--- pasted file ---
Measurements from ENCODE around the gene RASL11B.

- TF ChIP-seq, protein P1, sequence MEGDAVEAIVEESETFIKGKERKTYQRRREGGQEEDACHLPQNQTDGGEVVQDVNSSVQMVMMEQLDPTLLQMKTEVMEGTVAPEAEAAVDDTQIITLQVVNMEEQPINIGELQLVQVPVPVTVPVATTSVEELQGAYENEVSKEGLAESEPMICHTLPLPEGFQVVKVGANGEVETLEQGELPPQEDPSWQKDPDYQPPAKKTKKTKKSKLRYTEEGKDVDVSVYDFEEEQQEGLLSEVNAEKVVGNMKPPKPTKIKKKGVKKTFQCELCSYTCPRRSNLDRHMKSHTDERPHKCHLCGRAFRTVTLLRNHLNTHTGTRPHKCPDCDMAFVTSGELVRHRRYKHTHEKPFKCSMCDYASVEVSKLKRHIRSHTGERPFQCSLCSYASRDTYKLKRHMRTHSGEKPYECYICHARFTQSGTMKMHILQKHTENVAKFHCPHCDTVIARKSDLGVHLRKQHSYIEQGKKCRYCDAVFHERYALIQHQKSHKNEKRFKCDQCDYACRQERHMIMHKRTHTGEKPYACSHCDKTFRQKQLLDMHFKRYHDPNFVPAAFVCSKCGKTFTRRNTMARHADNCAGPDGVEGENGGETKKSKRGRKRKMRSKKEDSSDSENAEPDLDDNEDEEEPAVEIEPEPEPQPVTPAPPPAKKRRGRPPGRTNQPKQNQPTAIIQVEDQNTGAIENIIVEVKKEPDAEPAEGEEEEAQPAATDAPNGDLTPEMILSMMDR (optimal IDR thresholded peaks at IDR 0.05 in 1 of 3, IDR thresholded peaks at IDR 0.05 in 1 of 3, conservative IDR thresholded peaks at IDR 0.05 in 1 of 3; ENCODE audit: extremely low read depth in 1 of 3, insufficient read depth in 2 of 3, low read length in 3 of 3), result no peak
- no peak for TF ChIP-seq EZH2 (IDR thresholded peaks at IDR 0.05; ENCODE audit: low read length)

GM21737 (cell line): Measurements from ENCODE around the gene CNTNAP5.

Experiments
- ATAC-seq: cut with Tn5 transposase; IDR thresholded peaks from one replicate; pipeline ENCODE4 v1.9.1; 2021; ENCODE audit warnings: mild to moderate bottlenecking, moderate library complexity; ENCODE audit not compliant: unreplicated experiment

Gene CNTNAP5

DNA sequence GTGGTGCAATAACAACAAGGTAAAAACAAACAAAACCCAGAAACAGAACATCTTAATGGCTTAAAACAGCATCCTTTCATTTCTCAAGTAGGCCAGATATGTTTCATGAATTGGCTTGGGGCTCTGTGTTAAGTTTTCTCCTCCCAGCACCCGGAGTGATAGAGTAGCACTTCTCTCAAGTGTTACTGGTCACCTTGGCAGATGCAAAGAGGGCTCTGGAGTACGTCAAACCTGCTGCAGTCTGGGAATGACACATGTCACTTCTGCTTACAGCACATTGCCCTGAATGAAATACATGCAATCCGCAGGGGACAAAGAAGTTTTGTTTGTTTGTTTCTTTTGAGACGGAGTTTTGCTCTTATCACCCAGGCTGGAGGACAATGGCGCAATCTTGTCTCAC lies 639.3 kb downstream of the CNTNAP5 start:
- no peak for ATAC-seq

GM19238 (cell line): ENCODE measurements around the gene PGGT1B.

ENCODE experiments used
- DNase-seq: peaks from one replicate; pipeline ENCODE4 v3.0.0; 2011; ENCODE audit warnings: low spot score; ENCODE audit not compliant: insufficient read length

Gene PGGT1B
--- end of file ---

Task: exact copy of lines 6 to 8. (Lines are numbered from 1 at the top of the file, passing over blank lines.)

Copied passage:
- ATAC-seq: cut with Tn5 transposase; IDR thresholded peaks from one replicate; pipeline ENCODE4 v1.9.1; 2021; ENCODE audit warnings: mild to moderate bottlenecking, moderate library complexity; ENCODE audit not compliant: unreplicated experiment

Gene CNTNAP5

DNA sequence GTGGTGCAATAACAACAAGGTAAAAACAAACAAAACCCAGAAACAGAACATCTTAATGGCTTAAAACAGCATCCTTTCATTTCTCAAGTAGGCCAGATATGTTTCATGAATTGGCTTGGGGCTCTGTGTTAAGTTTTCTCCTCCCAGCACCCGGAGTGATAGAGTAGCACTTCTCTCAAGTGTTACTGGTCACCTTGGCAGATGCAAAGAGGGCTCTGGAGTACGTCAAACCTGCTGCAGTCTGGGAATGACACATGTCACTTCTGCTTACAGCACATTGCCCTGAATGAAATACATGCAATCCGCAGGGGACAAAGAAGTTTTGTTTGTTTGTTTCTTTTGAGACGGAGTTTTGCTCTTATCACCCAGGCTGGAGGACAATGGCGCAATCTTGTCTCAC lies 639.3 kb downstream of the CNTNAP5 start: